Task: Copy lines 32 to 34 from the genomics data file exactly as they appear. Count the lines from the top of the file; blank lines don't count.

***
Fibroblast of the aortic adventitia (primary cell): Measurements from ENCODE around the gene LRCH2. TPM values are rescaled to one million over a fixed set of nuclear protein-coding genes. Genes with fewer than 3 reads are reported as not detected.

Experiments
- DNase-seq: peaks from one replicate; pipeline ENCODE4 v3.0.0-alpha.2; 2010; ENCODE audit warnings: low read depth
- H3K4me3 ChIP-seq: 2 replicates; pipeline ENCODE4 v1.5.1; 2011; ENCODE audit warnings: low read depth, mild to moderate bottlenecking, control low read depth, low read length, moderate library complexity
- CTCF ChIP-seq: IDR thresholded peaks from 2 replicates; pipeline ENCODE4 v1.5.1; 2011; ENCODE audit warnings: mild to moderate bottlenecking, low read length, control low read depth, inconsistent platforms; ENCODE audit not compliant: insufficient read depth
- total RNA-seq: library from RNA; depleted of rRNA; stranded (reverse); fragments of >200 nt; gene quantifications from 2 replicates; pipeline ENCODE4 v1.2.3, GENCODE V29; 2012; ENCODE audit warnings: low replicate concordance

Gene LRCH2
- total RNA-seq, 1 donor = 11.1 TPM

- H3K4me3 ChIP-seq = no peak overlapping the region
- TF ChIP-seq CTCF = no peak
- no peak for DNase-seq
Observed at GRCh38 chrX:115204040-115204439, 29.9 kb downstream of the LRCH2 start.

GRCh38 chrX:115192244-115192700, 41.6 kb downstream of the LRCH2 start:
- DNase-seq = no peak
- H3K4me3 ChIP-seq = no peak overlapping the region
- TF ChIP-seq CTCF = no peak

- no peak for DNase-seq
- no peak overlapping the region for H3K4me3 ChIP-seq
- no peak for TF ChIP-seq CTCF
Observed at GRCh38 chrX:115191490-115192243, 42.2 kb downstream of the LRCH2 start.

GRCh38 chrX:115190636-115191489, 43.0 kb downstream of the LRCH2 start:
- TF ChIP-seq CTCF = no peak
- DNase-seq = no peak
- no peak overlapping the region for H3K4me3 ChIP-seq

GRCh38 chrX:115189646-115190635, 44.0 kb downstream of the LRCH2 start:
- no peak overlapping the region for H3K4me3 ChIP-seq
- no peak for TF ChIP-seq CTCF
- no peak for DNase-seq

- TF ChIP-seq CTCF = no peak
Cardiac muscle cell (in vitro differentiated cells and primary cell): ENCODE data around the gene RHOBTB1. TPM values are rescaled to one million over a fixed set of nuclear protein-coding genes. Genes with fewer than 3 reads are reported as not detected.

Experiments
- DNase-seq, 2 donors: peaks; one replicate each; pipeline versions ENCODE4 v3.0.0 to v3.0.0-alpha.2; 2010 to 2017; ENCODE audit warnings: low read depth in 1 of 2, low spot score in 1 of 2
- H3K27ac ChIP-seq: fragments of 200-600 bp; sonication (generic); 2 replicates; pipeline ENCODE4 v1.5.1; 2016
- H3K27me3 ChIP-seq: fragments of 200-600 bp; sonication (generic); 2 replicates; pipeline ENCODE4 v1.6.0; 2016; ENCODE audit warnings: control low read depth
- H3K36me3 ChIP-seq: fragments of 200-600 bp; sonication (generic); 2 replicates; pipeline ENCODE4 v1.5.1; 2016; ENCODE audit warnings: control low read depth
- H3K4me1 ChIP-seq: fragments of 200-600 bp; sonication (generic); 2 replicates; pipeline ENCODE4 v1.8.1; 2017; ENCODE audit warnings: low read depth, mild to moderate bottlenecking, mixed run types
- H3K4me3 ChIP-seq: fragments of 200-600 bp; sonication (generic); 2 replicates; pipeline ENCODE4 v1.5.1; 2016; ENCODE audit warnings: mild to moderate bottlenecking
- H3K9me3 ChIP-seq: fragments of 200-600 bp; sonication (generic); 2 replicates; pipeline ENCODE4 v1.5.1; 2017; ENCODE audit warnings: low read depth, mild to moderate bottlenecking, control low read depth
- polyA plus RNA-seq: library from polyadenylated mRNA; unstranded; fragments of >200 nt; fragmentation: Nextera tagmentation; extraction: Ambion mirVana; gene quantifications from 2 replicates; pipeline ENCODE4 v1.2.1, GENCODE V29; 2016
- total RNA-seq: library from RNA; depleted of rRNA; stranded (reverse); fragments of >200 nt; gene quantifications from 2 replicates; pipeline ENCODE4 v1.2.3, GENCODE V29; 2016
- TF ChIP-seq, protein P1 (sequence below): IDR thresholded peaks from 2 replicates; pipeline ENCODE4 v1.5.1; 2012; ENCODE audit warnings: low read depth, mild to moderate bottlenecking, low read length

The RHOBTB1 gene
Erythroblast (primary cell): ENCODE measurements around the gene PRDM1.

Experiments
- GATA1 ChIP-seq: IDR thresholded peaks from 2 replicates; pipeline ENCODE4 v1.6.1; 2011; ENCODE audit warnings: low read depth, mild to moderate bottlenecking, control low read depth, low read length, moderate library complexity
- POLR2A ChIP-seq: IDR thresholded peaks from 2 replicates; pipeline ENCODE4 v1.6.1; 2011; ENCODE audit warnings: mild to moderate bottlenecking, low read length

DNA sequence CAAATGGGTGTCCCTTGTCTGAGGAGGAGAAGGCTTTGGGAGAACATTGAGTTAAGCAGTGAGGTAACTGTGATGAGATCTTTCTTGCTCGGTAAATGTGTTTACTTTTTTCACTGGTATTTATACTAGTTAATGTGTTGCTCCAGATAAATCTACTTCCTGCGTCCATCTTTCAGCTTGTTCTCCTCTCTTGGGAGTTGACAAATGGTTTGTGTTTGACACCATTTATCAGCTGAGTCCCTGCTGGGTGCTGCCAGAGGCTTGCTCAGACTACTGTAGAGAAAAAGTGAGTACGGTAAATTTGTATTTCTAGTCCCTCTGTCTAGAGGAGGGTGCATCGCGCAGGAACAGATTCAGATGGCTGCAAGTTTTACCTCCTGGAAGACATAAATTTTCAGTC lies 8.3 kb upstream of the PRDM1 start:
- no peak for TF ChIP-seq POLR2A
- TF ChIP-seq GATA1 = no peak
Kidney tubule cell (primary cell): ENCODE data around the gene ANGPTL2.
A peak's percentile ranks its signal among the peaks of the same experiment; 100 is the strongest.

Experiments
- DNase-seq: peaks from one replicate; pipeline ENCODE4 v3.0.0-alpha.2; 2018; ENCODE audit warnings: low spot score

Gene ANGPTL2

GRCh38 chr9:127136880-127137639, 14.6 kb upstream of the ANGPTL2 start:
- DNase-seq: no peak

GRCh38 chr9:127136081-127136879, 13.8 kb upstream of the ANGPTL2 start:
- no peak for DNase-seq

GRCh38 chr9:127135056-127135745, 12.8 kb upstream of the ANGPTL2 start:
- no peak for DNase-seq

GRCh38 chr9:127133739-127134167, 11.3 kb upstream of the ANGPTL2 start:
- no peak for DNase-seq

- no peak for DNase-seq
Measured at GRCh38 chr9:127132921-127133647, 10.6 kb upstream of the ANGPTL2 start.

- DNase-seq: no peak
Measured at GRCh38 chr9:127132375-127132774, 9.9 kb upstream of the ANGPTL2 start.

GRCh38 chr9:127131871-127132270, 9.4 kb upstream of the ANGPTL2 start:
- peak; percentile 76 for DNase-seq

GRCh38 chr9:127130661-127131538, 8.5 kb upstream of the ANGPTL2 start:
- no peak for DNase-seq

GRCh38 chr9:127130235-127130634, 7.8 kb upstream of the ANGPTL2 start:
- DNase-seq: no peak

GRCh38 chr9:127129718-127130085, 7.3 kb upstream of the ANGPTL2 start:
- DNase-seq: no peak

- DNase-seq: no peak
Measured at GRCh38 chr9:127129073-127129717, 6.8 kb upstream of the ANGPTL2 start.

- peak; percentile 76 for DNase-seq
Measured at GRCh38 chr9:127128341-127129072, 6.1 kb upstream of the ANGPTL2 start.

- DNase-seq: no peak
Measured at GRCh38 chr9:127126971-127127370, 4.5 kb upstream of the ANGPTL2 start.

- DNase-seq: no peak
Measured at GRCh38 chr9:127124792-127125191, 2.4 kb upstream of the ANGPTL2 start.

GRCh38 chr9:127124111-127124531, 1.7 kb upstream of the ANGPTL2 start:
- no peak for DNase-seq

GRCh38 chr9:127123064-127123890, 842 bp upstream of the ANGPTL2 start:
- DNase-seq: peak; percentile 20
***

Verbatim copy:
- DNase-seq, 2 donors: peaks; one replicate each; pipeline versions ENCODE4 v3.0.0 to v3.0.0-alpha.2; 2010 to 2017; ENCODE audit warnings: low read depth in 1 of 2, low spot score in 1 of 2
- H3K27ac ChIP-seq: fragments of 200-600 bp; sonication (generic); 2 replicates; pipeline ENCODE4 v1.5.1; 2016
- H3K27me3 ChIP-seq: fragments of 200-600 bp; sonication (generic); 2 replicates; pipeline ENCODE4 v1.6.0; 2016; ENCODE audit warnings: control low read depth